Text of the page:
Born in 1945, Harry Chatten Boyte is a political organizer who has written extensively on the subject of socialist theory and organization. He holds a PhD in political and social thought from the Union Institute.
In 1963 Boyte took a job as an assistant to Martin Luther King Jr. at the Southern Christian Leadership Conference. Also as a young man, he worked for such organizations as the American Friends Service Committee, the National Youth Administration, and the Red Cross. Further, Boyte served as a volunteer for the Council for Human Relations and the National Urban League.
In 1971 Boyte was among the conveners of the first national conference of the New American Movement, and he eventually became a member of that organization’s Margaret Sanger chapter, named after the famous feminist, eugenicist, and Marxist.
In November 1979 in Washington, DC, Boyte helped lead a workshop at the Democratic Socialist Organizing Committee’s “Democratic Agenda Conference,” which condemned “corporate power” as the principal barrier to the development of “economic and political democracy”—concepts that many of the Conference’s organizers and attendees equated directly with “socialism.”
In 1980 Boyte published his best-known work, The Backyard Revolution, which examined and promoted the teachings of Saul Alinsky and other radicals of an earlier day. The book was dedicated to Heather Booth, Ernie Cortes, Si Kahn, and Steve Max.
In October 1983, Boyte served as a Minneapolis, Minnesota delegate to the annual Democratic Socialists of America (DSA) conference in New York City. In his 2010 book, Radical in Chief, author Stanley Kurtz writes the following about Boyte’s efforts to influence the fledgling DSA in the 1980s:
“Over time, Boyte seems to have decided that even Michael Harrington’s non-revolutionary form of socialism would be rejected by the vast majority of Americans. So Boyte formed a ‘communitarian caucus’ within Harrington’s [DSA]. The communitarians wanted to use the language and ethos of traditional American communities—including religious language—to promote a ‘populist’ version of socialism. Portraying heartless corporations as enemies of traditional communities, thought Boyte, was the only way to build a quasi-socialist mass movement in the United States. Socialists could quietly help direct such a movement, Boyte believed, but openly highlighting socialist ideology would only drive converts away.”
Fearing that such a course of action—i.e., shunning the “socialist” label entirely—might eventually cause socialism itself to fade into irrelevance, DSA leaders retorted: “We can call ourselves communitarians, but the word will get out. Better to be out of the closet; humble, yet proud.” Nonetheless, Boyte’s stealthy tactics became the preferred modus operandi among most community organizers across the United States. One highly influential group that adopted his recommended approach was the Midwest Academy, with whose leaders Boyte developed a close association.
In the summer of 1984, Boyte helped organize the founding meeting (in St. Paul, Minnesota) of the U.S. Greens. Eventually, this group became part of the Green Party USA.
In 1986 Boyte partnered with Heather Booth and Steve Max to author Citizen Action and the New American Populism, a book that framed socialist ideas in populist-communitarian language. For example, one excerpt reads: “Populism revives the central view of economics articulated by our nation’s founders … that all forms of economic enterprise and private property … are charges over which we are stewards for the broader community.”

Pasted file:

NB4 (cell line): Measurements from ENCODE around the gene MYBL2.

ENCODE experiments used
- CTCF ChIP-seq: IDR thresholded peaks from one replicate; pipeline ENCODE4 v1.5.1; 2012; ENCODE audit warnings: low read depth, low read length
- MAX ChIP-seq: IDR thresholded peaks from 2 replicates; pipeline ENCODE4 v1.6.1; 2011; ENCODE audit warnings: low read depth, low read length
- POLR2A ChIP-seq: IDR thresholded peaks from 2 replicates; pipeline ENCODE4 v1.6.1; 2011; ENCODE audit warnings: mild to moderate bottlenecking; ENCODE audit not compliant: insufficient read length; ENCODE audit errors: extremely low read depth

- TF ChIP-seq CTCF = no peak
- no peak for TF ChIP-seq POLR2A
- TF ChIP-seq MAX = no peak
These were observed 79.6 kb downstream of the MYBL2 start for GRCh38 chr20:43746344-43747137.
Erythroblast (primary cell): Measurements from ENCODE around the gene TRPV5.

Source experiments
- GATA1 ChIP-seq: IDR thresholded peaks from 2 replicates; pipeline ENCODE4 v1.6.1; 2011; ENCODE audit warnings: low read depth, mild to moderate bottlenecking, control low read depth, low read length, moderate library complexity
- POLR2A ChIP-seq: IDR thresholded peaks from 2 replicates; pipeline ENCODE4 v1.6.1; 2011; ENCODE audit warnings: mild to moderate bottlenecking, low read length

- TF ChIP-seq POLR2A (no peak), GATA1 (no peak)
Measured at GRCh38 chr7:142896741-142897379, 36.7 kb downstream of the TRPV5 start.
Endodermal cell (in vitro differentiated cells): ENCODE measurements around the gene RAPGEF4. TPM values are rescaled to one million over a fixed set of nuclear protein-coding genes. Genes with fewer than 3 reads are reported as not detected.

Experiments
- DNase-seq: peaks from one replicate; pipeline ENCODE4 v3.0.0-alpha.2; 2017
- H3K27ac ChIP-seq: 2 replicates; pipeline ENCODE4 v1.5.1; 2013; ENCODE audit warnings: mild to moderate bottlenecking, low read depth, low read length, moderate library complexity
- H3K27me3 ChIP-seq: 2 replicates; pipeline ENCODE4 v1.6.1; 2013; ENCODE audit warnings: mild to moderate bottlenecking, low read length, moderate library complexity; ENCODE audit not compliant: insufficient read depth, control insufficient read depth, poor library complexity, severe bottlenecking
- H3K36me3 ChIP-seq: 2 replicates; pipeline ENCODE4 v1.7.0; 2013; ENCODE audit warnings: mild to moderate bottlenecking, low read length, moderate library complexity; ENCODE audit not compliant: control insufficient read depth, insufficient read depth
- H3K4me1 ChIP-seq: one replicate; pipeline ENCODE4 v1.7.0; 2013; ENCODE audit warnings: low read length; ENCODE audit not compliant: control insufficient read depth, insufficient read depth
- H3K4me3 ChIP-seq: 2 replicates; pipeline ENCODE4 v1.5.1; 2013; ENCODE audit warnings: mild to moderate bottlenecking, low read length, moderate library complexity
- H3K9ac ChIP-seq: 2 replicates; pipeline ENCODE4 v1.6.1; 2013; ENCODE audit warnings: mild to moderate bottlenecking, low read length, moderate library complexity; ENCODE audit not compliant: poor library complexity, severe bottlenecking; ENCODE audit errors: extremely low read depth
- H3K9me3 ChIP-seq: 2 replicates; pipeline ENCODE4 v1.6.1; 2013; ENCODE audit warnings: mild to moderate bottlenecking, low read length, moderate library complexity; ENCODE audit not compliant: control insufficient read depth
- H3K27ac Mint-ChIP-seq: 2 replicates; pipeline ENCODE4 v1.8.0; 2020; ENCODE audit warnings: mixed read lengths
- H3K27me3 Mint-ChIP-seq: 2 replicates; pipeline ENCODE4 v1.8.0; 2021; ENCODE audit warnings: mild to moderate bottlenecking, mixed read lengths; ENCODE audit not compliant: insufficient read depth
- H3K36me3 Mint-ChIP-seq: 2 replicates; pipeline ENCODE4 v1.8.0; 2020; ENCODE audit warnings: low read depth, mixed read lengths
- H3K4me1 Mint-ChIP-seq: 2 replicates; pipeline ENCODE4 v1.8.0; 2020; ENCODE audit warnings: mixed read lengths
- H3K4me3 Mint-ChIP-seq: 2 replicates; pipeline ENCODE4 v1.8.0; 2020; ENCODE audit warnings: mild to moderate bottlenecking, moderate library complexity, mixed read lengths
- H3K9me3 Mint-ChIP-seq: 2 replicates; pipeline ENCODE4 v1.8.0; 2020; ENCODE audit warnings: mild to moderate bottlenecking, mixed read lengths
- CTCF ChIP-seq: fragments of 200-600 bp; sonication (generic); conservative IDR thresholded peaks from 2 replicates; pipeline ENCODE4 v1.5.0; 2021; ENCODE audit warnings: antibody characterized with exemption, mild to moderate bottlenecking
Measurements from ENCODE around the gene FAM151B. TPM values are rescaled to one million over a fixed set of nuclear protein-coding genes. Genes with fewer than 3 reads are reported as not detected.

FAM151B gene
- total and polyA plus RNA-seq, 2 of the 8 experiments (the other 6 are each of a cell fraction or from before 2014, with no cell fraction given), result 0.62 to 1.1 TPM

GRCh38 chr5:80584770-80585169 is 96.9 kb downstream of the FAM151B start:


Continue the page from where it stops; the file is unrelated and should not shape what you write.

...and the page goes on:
In 1990 Boyte founded Public Achievement, a model of “citizen organizing” that is used in schools, universities, and communities across the U.S. and in more than a dozen countries around the world.
From 1993-95, Boyte served as the national coordinator of New Citizenship, which describes itself as “a broad nonpartisan effort to bridge the citizen-government gap.” Boyte presented the findings of this project to President Bill Clinton, Vice President Al Gore, and other Administration leaders at a January 1995 Camp David seminar on the “Future of Democracy”—a presentation that helped shape the “New Covenant” theme which Clinton would emphasize in his State of the Union speech the following month.
In 2008 Boyte served as an adviser to the presidential campaign of Barack Obama.
Today Boyte serves on the board of Imagining America, a consortium of colleges and universities whose mission is “to strengthen the public role and democratic purposes of the humanities, arts, and design.” He also heads the Center for Democracy and Citizenship (at Augsburg College), which “collaborates with a variety of partners to promote active citizenship and public work by people of all ages.” And he teaches graduate and undergraduate courses on organizing theory and practice at the University of Minnesota’s Humphrey Institute.
Moreover, for several months each year Boyte resides in South Africa, where he works with colleagues to analyze models of citizen democracy across the African continent. In conjunction with the Institute for Democracy in South Africa, Boyte co-directed “Lessons from the Field,” a project examining what has happened to South African democracy since the election of President Nelson Mandela in 1994.
In addition to the activities and pursuits cited above, Boyte has also served as a senior adviser to the National Commission on Civic Renewal, and as a national associate of the Kettering Foundation. He has authored nine books on citizenship, democracy, and community organizing, and his writings have appeared in more than 100 publications.